There are many thoughts on how best to train a dog. I believe that in order to get the most benefit from dog training, it is critical to have a great relationship with your dog that is based on mutual trust and respect. Since dogs do not speak the same language as us though, it is our job to teach and guide them on what to do. As people, we want to be able to make our own decisions as we go through life. Teach our dogs what to do in situations but allowing our dogs to make that choice, creates a happier life for them as well. This is why our program uses force free methods throughout training, focusing on the positive methods. This means using rewards rather than aversive tools such as choke collars, electric collars, and prong collars.
I believe that when teaching the dogs the appropriate skills, we should make it as positive as possible for them. It has been shown that keeping the training as fun and positive not only builds the great relationship with our dogs that we are looking for but also helps them learn more since they are enjoying it as well.
In our training program, we stress using positive reinforcement as much as possible. This means rewarding them when they perform the desired behavior. You love getting a paycheck for doing your job correctly, so do our dogs. They will be more likely to repeat a behavior if they know they will get rewarded for it. The reward could be treats, toys, praise or anything else that they love. This method is called positive reinforcement.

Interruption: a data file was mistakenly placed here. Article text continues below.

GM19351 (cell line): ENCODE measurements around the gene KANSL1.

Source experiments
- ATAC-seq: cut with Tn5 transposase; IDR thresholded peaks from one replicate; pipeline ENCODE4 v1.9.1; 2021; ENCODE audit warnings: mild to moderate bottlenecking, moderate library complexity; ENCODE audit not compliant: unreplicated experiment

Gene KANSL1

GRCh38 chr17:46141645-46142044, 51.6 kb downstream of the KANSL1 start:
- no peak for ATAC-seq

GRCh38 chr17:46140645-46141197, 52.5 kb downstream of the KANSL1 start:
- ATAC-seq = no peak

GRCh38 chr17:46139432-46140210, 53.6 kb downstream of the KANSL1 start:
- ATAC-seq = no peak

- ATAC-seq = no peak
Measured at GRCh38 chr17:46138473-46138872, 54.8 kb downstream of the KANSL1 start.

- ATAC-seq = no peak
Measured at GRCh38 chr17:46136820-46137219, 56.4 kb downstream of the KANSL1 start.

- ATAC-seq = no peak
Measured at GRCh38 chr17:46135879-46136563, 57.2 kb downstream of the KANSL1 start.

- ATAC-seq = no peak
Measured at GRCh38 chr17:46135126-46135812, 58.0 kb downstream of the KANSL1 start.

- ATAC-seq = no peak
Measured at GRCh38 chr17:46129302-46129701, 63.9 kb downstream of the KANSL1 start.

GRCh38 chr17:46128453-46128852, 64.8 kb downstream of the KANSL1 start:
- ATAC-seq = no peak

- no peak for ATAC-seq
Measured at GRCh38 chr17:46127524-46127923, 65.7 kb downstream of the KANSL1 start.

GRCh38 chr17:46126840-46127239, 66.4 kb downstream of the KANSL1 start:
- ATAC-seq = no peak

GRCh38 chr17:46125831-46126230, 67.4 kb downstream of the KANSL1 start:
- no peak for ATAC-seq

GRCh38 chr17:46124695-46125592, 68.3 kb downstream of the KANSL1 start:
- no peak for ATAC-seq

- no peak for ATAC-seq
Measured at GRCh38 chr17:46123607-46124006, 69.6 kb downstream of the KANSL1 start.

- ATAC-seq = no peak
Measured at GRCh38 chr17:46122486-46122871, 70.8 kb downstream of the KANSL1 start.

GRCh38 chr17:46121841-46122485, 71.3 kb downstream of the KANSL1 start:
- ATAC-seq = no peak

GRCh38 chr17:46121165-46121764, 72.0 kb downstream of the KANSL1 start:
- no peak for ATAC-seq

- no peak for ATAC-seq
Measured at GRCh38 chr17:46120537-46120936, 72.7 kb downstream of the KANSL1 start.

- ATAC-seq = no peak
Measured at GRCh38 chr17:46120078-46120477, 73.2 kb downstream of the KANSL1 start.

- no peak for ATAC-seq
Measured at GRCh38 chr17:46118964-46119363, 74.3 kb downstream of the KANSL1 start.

In occasional situations, withholding something from them can be beneficial as well though. For example, when a dog is jumping to get attention, withholding that attention can teach them to stop jumping since they learn that is not getting them what they want. With this, it is important to also work on differential reinforcement which guides them towards what they should do in the situation instead to get what they want.
At times, I may give my dog a verbal correction if a mistake is made which is giving them a cue that the behavior is not what I was looking for at that time and to reset to try again. Words such as “whoops” or try again” are examples. I do try to avoid “no” so that if I say it at times outside of training, my dog does not think that they are doing something wrong then.
There is no physical punishment or aversive tools used throughout our training as there can be many negative consequences to this such as ruining relationships, increasing anxiety & fear, and inhibiting learning. At the end of the day though, we have not taught our dog what to do, just what not to do to avoid the punishment. Not only does this have the potential to cause physical and/or psychological injury to our dog, they may not know what to do when you are not around.
I always strive to stay up to date with the latest research in dog training and use those to determine the best ways to help dogs and their owners.
To learn more about training styles and philosophies, go to this page that has resources to check out (with link to a page listing the resources).